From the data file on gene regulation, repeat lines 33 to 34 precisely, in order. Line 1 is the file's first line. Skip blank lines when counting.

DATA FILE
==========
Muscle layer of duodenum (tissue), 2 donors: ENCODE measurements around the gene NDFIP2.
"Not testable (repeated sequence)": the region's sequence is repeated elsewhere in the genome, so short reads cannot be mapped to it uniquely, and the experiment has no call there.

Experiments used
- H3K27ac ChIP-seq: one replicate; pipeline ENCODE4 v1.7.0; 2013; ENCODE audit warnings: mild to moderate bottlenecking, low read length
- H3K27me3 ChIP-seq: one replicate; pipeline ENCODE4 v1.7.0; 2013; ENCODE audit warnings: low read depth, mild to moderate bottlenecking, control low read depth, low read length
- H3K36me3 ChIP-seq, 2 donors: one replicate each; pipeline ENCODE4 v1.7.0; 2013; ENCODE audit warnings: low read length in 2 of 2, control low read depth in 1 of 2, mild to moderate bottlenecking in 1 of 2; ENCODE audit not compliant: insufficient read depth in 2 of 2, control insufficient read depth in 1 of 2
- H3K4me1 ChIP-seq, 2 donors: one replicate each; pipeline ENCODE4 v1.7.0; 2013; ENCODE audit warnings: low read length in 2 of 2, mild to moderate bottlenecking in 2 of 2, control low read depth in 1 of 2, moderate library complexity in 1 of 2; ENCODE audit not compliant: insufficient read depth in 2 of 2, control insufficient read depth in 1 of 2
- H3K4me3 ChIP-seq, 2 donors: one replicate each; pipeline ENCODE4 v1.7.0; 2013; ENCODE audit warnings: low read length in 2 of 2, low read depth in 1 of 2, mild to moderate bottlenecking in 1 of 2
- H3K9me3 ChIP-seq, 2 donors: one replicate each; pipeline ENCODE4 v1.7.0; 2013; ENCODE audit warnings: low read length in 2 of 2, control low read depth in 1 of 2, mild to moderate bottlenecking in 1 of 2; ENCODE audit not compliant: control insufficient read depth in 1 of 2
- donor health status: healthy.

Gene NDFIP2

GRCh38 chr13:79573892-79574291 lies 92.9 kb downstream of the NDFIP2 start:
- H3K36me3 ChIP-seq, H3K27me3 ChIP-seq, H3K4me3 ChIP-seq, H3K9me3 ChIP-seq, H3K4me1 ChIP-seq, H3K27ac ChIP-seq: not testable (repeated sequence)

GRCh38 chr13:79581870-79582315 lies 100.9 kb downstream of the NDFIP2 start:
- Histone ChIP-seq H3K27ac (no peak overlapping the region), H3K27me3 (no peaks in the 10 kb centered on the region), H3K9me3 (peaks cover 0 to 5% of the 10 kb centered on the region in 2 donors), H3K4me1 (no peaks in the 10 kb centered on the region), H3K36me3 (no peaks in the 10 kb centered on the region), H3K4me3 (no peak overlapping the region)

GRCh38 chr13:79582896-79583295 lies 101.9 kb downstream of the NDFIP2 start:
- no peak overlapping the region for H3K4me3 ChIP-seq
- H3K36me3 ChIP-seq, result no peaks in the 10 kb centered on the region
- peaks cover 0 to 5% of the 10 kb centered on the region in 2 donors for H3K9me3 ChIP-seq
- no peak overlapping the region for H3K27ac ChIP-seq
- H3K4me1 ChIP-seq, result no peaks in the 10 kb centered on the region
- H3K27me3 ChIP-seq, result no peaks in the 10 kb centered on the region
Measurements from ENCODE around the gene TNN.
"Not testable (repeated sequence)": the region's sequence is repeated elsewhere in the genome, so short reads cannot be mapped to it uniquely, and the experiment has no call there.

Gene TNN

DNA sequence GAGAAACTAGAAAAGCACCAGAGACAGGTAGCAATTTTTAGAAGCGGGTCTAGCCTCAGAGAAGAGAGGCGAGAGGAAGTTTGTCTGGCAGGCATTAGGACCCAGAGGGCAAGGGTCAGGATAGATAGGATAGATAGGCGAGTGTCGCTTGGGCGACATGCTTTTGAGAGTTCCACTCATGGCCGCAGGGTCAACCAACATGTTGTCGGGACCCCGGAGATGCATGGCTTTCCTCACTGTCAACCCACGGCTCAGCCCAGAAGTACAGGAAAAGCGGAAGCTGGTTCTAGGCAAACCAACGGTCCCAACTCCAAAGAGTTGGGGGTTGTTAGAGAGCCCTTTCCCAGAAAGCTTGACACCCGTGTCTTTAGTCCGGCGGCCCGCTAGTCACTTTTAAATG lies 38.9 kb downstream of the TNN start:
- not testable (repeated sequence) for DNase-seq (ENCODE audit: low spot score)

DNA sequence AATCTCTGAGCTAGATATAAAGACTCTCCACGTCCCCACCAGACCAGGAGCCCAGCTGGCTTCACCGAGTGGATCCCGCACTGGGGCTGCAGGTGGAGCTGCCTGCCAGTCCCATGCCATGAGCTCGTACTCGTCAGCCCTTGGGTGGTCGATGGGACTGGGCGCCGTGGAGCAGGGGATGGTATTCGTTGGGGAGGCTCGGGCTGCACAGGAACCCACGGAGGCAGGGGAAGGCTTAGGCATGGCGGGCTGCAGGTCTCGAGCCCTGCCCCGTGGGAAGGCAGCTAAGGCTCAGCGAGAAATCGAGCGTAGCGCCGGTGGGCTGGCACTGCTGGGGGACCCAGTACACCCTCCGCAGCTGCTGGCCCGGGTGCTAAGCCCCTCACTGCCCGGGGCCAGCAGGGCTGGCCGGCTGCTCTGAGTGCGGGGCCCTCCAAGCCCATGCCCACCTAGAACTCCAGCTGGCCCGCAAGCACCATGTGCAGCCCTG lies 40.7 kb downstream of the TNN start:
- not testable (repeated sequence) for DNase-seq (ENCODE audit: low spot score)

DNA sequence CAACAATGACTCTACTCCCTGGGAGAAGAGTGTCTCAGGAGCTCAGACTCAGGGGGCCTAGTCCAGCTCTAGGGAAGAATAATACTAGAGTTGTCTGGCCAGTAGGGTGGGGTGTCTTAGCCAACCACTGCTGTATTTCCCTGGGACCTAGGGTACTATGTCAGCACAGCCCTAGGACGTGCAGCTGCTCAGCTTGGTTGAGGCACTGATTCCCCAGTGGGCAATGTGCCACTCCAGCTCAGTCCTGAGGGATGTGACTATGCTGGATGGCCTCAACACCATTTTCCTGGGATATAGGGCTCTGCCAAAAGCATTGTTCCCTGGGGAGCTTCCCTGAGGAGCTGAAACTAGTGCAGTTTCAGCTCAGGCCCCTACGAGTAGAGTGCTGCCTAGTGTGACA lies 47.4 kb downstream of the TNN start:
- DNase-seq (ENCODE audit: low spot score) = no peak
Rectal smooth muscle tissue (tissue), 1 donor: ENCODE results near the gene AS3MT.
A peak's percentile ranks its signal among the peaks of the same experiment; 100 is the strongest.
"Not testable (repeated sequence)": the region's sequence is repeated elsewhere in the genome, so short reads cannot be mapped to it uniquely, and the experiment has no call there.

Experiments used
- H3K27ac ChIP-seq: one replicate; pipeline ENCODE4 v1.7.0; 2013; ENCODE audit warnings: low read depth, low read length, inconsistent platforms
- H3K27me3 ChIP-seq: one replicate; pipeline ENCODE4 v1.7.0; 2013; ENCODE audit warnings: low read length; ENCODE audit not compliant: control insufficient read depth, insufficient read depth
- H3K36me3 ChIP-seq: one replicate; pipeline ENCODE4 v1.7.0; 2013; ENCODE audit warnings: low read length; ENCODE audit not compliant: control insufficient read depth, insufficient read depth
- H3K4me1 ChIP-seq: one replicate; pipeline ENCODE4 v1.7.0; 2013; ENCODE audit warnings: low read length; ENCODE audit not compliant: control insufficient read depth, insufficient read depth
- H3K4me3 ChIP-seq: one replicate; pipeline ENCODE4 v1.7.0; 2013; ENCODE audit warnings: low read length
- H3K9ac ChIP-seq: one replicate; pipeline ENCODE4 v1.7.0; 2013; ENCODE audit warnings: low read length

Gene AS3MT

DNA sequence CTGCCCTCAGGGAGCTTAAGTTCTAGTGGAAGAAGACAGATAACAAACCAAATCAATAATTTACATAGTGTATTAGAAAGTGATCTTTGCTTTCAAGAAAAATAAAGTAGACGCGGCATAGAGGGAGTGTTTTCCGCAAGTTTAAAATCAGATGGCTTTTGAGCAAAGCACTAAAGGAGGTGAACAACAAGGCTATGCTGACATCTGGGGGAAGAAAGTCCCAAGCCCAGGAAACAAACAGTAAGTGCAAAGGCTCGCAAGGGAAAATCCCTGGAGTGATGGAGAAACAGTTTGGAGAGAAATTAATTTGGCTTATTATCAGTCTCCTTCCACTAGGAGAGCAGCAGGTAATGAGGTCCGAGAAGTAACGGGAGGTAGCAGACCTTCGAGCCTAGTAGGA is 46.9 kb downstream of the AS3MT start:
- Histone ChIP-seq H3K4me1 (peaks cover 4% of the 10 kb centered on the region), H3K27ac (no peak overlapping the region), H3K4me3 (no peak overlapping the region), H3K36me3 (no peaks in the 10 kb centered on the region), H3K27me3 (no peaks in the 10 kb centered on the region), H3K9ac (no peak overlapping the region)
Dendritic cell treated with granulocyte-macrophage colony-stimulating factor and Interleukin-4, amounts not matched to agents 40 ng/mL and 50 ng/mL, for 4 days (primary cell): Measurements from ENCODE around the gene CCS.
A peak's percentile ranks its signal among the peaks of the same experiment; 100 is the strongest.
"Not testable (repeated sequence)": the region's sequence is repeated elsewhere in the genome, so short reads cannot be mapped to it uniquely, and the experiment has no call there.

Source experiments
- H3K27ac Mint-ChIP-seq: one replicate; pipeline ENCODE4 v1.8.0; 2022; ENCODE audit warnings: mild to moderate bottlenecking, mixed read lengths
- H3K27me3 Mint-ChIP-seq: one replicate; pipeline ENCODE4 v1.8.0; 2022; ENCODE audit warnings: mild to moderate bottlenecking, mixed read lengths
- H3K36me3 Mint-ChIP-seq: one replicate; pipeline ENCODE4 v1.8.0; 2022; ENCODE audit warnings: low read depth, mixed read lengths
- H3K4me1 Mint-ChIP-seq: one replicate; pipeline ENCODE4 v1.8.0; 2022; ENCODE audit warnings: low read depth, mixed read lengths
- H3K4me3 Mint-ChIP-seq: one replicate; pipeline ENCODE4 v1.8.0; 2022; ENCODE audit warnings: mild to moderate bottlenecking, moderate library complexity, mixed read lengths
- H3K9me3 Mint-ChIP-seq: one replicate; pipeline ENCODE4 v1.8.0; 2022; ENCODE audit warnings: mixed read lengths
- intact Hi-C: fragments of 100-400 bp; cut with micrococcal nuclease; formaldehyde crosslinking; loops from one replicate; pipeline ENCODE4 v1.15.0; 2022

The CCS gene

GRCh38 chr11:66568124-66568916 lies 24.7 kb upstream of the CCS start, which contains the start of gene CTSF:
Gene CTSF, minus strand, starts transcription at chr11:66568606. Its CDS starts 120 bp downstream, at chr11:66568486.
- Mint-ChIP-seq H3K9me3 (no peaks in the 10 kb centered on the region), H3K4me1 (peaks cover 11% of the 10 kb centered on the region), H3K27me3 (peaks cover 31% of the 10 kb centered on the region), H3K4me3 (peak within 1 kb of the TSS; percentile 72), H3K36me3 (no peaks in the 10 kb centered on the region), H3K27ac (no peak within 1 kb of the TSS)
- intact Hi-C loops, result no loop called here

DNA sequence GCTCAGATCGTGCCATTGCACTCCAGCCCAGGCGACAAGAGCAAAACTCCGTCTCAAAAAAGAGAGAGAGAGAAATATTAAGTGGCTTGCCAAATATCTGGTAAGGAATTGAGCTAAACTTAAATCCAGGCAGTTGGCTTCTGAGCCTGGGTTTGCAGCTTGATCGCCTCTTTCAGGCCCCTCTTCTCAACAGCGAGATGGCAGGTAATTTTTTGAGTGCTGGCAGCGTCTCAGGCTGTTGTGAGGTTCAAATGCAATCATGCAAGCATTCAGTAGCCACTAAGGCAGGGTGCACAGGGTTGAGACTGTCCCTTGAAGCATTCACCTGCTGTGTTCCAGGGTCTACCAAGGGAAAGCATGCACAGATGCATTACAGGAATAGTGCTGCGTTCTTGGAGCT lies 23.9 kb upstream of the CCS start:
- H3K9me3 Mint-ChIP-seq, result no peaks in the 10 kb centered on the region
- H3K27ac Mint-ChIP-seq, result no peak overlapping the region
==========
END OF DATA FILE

A peak's percentile ranks its signal among the peaks of the same experiment; 100 is the strongest.
"Not testable (repeated sequence)": the region's sequence is repeated elsewhere in the genome, so short reads cannot be mapped to it uniquely, and the experiment has no call there.